The trick to real and lasting lifestyle changes

Regardless of the time of year that we decide to eat better, exercise more, or be less stressed, it can be hard to make a lifestyle change, and even harder to make it stick.

But there is a way to up your chances of success.

Experts say efforts to make lifestyle changes are more likely to produce results if they are SMART — that is, specific, measurable, achievable, realistic, and time-based. If you're thinking of making a change, see if your goal can pass the SMART test:

  1. Set a very specific goal. For example: I will add one fruit serving — that's half a cup, chopped — to my current daily diet.
  2. Find a way to measure progress. For example, I will log my efforts each day on my calendar.
  3. Make sure it's achievable. For example, don't set a goal of a daily 5 mile run if you're out of shape. If you can't safely or reasonably accomplish your goal, set a smaller, achievable one.
  4. Make sure it's realistic. It may seem counterintuitive, but choosing the change you most need to make — let's say, quitting smoking or losing weight — isn't as successful as choosing the change you're most confident you'll be able to make. Focus on sure bets: if you picture a 10-point scale of confidence in achieving your goal, where 1 equals no confidence and 10 equals 100% certainty, you should land in the 7-to-10 zone. An additional fruit serving a day is a small, manageable step toward better health.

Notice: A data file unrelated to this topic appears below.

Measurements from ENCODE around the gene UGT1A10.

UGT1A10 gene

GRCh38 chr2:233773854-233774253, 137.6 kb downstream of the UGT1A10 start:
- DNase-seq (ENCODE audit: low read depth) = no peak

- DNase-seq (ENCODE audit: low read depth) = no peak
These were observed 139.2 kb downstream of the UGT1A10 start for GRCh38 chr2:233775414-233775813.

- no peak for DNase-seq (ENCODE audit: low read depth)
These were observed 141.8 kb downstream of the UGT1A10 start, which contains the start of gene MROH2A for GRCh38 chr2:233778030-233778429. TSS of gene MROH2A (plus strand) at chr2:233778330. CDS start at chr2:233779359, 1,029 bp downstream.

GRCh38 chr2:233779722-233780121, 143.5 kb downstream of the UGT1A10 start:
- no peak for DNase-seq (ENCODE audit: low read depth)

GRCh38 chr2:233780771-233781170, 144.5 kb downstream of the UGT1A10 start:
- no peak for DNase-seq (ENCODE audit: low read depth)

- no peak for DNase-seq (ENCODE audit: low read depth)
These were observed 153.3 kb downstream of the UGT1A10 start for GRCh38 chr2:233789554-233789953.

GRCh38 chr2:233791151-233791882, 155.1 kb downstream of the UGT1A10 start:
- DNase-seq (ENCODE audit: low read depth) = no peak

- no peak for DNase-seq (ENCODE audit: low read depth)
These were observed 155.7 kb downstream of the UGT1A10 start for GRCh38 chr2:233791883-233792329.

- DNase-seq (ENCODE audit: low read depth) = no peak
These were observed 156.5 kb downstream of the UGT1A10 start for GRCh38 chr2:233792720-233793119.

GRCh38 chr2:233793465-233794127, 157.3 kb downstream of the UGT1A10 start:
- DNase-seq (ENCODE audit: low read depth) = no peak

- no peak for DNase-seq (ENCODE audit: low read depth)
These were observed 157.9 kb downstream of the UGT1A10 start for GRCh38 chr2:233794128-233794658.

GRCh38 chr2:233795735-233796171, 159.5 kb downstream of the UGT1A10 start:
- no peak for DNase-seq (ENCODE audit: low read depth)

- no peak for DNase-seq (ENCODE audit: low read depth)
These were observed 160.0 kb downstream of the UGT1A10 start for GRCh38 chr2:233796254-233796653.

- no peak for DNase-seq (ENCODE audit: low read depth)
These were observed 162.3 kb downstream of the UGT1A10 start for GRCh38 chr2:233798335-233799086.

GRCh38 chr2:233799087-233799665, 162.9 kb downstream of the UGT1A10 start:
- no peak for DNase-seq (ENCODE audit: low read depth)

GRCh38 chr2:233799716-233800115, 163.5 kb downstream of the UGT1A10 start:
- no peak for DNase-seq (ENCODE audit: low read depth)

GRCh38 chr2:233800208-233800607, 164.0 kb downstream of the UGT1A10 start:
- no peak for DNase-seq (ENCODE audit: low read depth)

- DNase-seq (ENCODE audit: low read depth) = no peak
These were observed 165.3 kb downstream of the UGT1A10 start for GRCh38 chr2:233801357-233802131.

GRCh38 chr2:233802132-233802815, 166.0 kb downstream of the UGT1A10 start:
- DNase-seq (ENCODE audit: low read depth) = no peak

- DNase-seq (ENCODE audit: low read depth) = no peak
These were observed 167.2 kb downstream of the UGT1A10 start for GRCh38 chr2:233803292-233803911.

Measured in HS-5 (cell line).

5. Set time commitments. Pick a date and time to start. For example, Wednesday at breakfast, I'll add frozen blueberries to cereal. Pick and regular check-in dates: I'll check my log every week and decide if I should make any changes in my routines to succeed. Find an outside deadline that will help keep you motivated. For example, signing up for a charity run or sprint triathlon on a certain date prods you to get a training program under way.

You can make the changes necessary for a healthier, more rewarding life. The strategies offered in Simple Changes, Big Rewards, a Special Health Report from the Harvard Medical School, can help you do just that.